Thursday, March 27, 2014

Two Months Ago I Took the Drugs

Two Months Ago I Took the Drugs

   

It's hard to believe that two months ago I was in the hospital healing from giving birth to my
daughter.   When they laid her on my chest a little after 6am, I stared into the most beautiful face I have ever seen.  She stared back and stuck her tongue out at me repeatedly.  The steps I took the nearly 24 hours prior were not easy.  They say you forget everything about birth once they're born.  That isn't true.  I remember most of it actually.

I was exactly 40 weeks pregnant when I called the hospital that morning.  I was told that because of my age, they didn't want me to go over my due date so they would induce if she didn't come out on her own.  So, despite all the internet chatter about the dangers of induction and the lines of rhetoric I perused that said don't let anyone take your right to have your baby away naturally, I decided to follow my doctor's orders.

I was given a drug called Cytotec shortly after I arrived.  I googled it, big mistake.  Apparently Dr. Google says it will lead to an almost guaranteed hysterectomy and loss of baby.  My sweet nurse told me to only use my phone for Candy Crush and texting friends for the rest of the day after I told her of my findings.  She reassured me that a woman my age had delivered a healthy baby a week before using this same method.  She then asked me what my pain tolerance was.  I told her fairly high.  She said, ok, but she would still keep the anesthesiologist on call.  

After taking the first round of Cytotec nothing happened.  They told me I could walk around and I did.  It was a Sunday so I walked around the entire hospital.  When I returned to my room I was told not to do that again.  I broke the rules.  I was only to walk around on my floor.  Oops!  I didn't know why it was such a big deal, that is, until I took my second round of Cytotec and my water broke.  

That was actually very weird.  I had been napping and when I stood up to use the bathroom, everything was all of the sudden soaking wet.  I don't know if I was in denial, looking back, I think I was, but I didn't say anything.  I went to the bathroom, and more water leaked out.  So, I went in, and out of the bathroom, making these tiny little circles of steps trying to figure out if I should call someone.  My husband was asleep so I woke him up.  I will never forget waking him up and saying in the calmest voice,

"I think my water just broke."

So, we called the nurse and she came in and we all came to the conclusion that yes, that's what just happened.  They asked what time, and I realized it had been half an hour and they were confused as to why it took me that long to call them.  I didn't know.  I think it was fear.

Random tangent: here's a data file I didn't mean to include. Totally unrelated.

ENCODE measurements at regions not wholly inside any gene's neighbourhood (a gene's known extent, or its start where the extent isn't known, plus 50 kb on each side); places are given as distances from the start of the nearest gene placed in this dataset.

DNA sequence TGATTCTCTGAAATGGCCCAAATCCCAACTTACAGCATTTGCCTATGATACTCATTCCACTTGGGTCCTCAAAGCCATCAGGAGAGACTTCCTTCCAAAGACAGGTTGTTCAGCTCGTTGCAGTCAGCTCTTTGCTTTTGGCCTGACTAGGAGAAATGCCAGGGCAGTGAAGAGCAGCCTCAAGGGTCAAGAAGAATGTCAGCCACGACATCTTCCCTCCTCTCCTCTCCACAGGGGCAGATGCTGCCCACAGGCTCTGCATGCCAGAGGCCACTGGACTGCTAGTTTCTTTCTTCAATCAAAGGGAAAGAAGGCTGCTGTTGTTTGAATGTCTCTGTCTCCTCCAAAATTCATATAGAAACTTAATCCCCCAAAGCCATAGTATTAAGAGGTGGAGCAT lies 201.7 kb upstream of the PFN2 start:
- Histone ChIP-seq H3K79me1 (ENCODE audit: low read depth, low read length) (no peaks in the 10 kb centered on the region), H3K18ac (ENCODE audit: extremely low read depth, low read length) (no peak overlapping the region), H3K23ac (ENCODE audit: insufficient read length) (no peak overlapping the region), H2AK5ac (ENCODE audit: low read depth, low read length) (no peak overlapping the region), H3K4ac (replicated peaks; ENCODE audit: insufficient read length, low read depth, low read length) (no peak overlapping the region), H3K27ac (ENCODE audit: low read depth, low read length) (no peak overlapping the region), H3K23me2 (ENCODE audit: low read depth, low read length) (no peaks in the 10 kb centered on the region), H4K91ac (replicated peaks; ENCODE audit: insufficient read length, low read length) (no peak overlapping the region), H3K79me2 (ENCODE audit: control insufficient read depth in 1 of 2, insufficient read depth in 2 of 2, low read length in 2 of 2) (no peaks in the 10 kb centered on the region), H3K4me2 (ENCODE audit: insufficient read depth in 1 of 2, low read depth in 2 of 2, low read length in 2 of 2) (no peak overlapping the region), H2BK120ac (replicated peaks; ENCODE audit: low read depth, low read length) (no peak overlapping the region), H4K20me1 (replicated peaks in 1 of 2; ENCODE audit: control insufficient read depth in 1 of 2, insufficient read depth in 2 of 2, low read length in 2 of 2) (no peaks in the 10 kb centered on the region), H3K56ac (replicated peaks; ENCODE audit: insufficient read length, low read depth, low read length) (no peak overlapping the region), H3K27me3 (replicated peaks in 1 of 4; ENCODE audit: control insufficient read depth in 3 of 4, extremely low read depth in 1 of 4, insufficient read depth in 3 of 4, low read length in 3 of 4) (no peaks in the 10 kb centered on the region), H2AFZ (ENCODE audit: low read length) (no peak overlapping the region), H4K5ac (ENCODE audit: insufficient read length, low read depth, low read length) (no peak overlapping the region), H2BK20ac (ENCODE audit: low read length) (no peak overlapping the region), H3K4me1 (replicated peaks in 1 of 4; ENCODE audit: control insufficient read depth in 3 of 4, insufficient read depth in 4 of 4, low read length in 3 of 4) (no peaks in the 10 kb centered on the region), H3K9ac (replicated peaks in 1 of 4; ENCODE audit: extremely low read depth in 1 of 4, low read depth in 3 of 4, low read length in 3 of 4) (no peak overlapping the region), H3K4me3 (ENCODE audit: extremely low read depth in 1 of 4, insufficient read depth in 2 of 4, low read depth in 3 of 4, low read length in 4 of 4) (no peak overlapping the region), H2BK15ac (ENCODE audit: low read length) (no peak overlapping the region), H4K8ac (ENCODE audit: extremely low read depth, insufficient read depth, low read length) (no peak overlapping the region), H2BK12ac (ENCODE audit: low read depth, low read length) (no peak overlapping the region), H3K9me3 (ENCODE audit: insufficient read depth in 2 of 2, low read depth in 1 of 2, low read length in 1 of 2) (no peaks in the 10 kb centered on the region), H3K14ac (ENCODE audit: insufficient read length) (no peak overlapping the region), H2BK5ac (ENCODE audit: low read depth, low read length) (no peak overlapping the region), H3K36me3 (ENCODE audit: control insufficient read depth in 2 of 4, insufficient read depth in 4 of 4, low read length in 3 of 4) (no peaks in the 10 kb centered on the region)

Shortly after that the cramps became so intense I opted for the Epidural.  It was also time for the other drug I was told to stay away from, the Pitocin.  I would like to say that the epidural was one of the more enjoyable experiences I have had.  The labor was so intense I was on my hands and knees screaming like a feral cat.  Once the epidural kicked in, I just laid there and giggled.  It felt like water was slowly washing over my back.  It was wonderful.

After some time being turned from one side to another to keep the epidural even, I was stuck full of tubes with a catheter in and I honestly didn't feel a thing.  I was a little uncomfortable with each turn due to the fact that my nurse didn't get me all the way on my side and I was laying there like some kind of strange crumple of flesh and bones.  Brian and I would work together to try and get me comfortable.  I was pulling with all my might up on the sides of the bed while he worked to get my legs even.  Up until that moment, that was the worst part.  

Then, all the nurses rushed in, someone put an oxygen mask on my face and I was being wheeled out of the room.   No one explained until Brian asked.  They said I had dilated to 8cm and it was almost time for Cora to arrive.  

Nothing happened for another hour, then it all happened.  I pushed for nearly 3 hours.  Even though I had taken the epidural, I could still feel just about everything, except for my legs. I was useless in my legs.  But, they had to turn the epidural off because her head was stuck.  So, we sat in that holding pattern for almost the entire 3 hours.  At the end I had torn my hospital gown off and was on my hands and knees begging to quit and would someone please just give me a c-section.  

I thought I could handle pain.  I was wrong.  Lesson learned, labor is something different.  A pain no one can prepare you for at all.  

She finally came out and the room was silent.  No baby cry, no word from the nurses.  I looked at my husband who refused to show any expression.  The umbilical cord was wrapped around her neck three times and she was face up.  He told me later she was completely white.  I as so exhausted from pushing and puking, yes puking, I didn't really grasp that my baby wasn't breathing.  But the doctor was calm and cool and she cut through the three wraps of cords and then we heard a faint cry, but we heard it nonetheless.  

Now, when I hear her cry I am still happy.  I still love the sound of her but I get sad when I can't settle her down as fast as I would like to.  There is nothing worse than seeing that little frown and nothing more exhilarating than seeing her smile.  I told my husband after the first time I saw her smile that I would do just about anything to make her face light up with that toothless grin.  Luckily, I am doing something with my improv training.  I make up tunes and have rewritten most of the Disney princess songs.   I also voice all of her dolls and she seems to dig that as well.  

Labor sucked but it was worth it.  So, in closing, like my title says, I did the drugs and we all came out fine. 


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